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2013 is a big year for Search Marketing. People have been searching the internet (the www part) since the appearance of the first search engine, Archie, in 1990. We’re still searching – and not just on Google. Yandex is the supremo in Russia and neighbouring countries and Baidu reigns supreme in China. According to ComScore, dinosaur Yahoo! is still the second biggest web property in the world (after Google) with 191 million users in March.

The big lesson here is the same one that printed media is slowly learning: You have to be where your audience and market are, you can’t expect them to be where it suits you. So, until people stop using search engines, so do you. And that’s why  in 2013, it could cost you a bit more. Here’s why:

Increased Competition

The global slowdown and rise of online marketing mean that more and companies are vying for business, both B2B and B2C. As people wakeup to the growing successes to be had, companies who’ve never considered online marketing are now prepared to throw increasingly larger amounts of money at staying in business.

Marketing Spend = Sales Success

Some companies believe marketing is free or something you do at the weekend, but many companies also know that successful companies spend 15% – 20% of their turnover on marketing and the most successful spend even more. The top talent will be lured to these companies, have no doubt. If you want to make more sales, you need to generate more demand, leads and enquiries. With headlines that Social Media made no measurable impact on sales in 2012 from Business Insider and IBM Smarter Commerce, Google’s stock has been soaring, hitting US$929 today.

Google’s stronger Anti-spam will kill “cheap” SEO

Google’s increasingly aggressive anti-spam initiatives will kill cheap link buying tactics dead in their tracks. If you link with the intent of just ranking, then that will be penalised and that will close 99% of Asian link shops that have become a multi-million dollar industry over the past 10 years. It’s not just sites that advertise link programmes, it’s all so-called SEO agencies that do SEO which is really just link spam, and that includes many UK, EU, Irish and US marketing firms who hire them. If you’re paying €200 a month for SEO, you’ll have to question where it’s going and how it’s viable, especially if your search traffic is falling.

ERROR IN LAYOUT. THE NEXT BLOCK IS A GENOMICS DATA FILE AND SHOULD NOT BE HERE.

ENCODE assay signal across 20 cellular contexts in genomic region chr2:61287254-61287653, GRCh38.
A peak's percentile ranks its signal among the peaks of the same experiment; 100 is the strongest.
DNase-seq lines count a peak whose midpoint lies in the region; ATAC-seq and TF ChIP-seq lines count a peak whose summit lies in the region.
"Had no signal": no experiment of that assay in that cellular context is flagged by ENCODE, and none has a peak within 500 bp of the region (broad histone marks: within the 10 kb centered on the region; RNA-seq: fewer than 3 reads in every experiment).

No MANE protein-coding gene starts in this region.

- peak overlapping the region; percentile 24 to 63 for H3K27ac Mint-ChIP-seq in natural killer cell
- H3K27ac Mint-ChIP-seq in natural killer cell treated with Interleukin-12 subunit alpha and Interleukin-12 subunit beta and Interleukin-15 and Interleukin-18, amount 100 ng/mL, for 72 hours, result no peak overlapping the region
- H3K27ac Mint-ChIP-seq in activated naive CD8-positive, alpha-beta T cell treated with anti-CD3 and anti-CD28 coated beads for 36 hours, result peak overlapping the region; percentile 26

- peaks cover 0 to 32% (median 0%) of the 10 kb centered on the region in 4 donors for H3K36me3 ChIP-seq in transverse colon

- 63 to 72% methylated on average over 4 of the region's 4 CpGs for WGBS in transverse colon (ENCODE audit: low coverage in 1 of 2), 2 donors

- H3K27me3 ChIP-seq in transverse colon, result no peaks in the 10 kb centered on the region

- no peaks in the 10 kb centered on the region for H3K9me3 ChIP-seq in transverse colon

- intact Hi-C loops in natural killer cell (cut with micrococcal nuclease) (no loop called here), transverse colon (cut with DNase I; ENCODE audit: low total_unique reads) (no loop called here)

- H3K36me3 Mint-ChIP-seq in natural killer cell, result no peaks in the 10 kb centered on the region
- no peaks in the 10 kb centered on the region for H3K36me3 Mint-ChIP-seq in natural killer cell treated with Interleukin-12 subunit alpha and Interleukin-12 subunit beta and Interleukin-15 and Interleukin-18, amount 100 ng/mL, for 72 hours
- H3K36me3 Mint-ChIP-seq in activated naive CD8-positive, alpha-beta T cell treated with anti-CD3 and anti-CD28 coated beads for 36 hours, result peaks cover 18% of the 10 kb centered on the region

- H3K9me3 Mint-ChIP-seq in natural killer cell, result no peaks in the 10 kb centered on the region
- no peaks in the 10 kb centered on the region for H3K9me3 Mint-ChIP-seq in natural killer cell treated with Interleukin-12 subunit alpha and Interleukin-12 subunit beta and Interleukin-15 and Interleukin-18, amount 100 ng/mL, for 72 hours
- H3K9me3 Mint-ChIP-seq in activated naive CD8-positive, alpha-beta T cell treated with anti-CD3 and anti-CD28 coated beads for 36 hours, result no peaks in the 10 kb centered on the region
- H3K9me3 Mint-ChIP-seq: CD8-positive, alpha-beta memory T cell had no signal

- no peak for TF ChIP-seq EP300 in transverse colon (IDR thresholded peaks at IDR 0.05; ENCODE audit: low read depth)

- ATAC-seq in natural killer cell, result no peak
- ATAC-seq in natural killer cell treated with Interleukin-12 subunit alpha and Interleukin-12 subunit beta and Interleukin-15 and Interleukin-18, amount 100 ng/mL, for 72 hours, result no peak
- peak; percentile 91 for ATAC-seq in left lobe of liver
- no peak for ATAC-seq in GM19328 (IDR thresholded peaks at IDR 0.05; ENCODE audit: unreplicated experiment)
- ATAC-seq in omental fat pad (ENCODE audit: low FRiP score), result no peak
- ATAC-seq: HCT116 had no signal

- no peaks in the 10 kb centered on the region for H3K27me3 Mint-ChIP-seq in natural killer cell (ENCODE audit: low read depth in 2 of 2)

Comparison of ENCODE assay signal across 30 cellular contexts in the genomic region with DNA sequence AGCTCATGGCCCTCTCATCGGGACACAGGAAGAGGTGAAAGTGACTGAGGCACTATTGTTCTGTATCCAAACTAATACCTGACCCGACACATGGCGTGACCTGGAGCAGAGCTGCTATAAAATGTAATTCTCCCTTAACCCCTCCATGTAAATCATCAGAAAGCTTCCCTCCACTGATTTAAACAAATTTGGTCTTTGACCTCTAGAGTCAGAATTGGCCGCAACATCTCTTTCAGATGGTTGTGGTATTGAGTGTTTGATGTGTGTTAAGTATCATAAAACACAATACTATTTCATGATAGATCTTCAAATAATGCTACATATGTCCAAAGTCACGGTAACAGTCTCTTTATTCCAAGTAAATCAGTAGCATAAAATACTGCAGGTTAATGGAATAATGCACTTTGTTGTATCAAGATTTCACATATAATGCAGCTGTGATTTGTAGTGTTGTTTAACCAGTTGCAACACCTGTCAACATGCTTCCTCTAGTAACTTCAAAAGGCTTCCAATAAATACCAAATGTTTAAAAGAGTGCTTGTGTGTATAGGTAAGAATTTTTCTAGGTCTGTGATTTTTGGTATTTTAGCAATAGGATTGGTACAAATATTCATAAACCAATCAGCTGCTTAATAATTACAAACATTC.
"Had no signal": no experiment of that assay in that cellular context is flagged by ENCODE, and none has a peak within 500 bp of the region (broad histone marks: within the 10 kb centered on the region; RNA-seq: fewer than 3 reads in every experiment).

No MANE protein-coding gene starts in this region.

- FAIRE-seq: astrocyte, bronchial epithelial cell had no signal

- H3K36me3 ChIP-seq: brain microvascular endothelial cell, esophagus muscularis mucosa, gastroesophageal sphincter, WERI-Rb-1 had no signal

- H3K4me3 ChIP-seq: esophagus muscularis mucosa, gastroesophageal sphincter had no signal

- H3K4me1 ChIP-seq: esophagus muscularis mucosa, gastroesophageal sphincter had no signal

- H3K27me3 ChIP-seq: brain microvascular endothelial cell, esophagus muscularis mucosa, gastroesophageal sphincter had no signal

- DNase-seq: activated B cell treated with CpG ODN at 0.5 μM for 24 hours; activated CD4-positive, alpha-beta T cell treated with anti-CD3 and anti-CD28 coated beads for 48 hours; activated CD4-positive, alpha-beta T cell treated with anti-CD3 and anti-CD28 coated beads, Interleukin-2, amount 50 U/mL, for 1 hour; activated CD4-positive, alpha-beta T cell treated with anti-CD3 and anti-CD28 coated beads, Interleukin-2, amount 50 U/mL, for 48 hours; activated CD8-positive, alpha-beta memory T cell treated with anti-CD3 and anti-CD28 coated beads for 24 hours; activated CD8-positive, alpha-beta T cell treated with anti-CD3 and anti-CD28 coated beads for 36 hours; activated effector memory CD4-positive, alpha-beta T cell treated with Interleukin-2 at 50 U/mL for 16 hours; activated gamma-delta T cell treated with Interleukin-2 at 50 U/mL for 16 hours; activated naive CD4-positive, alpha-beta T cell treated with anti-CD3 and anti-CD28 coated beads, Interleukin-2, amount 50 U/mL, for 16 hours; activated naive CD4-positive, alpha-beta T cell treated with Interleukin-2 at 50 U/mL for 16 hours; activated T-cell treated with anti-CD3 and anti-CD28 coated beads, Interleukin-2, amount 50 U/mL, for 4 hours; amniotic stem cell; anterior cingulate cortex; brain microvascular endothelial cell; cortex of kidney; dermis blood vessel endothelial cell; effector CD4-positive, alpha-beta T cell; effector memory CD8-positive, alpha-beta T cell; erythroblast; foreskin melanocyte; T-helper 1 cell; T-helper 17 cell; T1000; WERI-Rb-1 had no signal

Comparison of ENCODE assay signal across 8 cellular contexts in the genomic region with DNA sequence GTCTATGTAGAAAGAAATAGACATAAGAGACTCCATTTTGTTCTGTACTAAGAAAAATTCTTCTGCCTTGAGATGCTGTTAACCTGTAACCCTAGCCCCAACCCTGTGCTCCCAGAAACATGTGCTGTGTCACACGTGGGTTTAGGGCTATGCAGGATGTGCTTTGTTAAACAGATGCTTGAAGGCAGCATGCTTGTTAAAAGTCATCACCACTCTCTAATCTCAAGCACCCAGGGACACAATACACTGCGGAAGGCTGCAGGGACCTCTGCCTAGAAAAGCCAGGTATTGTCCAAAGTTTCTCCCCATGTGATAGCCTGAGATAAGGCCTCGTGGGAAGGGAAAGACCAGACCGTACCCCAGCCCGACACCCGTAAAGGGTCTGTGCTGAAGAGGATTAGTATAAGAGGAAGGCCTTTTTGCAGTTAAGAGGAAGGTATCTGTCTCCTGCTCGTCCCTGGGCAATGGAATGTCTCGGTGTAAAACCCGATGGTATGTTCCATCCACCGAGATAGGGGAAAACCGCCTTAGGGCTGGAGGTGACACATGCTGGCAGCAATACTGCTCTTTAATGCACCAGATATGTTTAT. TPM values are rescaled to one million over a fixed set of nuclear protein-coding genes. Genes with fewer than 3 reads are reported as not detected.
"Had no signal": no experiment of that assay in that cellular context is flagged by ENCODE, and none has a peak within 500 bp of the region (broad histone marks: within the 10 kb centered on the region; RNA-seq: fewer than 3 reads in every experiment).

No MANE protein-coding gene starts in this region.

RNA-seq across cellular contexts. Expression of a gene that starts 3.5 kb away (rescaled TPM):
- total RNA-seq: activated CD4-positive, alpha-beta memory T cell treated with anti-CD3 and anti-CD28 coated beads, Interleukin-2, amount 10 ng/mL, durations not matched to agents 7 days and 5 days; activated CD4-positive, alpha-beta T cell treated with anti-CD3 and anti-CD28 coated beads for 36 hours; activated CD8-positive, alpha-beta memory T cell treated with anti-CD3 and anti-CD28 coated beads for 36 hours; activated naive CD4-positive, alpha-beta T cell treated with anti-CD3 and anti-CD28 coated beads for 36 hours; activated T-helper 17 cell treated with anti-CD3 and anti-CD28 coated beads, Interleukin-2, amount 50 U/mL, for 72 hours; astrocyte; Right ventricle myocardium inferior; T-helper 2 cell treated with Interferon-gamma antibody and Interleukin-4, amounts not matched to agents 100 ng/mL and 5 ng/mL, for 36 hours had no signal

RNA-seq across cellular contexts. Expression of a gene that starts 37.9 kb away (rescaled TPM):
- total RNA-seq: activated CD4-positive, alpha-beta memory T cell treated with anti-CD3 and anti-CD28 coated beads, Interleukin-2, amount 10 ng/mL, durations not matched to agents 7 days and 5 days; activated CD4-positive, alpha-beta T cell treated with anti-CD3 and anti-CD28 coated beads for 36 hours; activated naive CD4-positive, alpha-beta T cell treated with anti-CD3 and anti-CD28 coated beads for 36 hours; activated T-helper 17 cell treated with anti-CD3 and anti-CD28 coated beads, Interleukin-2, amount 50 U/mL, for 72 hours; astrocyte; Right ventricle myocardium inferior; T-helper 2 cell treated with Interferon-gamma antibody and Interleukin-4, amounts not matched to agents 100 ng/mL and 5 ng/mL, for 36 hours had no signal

PPC is getting slightly more complex

In 2003, anyone who knew anything about e-mail, banners, search engines and pay-per-click could be an online marketing consultant. But things have grown a lot more. We recently audited a number of PPC Programmes and were shocked to see outrageous acquisition costs. It’s as though many agencies understood the theory of AdWords but just couldn’t implement it. A clear sign, from talking to Google AdWords Internal AdWords assistants, is that they understand the platform less and less.

Lack of qualified staff

It’s getting harder and harder to become and stay competent at SEO and PPC. As a result of both this and a negative view of Google in popular media (lawsuits in Ireland, France and Germany for example) mean that new marketers are drawn to fun, simpler platforms like Facebook and twitter, where the barrier to entry is much lower. Companies like Paddy Power, Ryanair and others have their own internal teams who also still  outsource to top paid talent, leaving fewer and fewer available to work in agencies. I still shudder when I see jobs posted for SEO that include competencies in other disciplines – either you’re going to get somebody with conversation knowledge or you’re going to be paying over €100k per annum!

This means that agencies with strong talent have higher costs – both in training and retention – and these will have to be passed on.

Good SEO works, and that’s why good SEO costs

 

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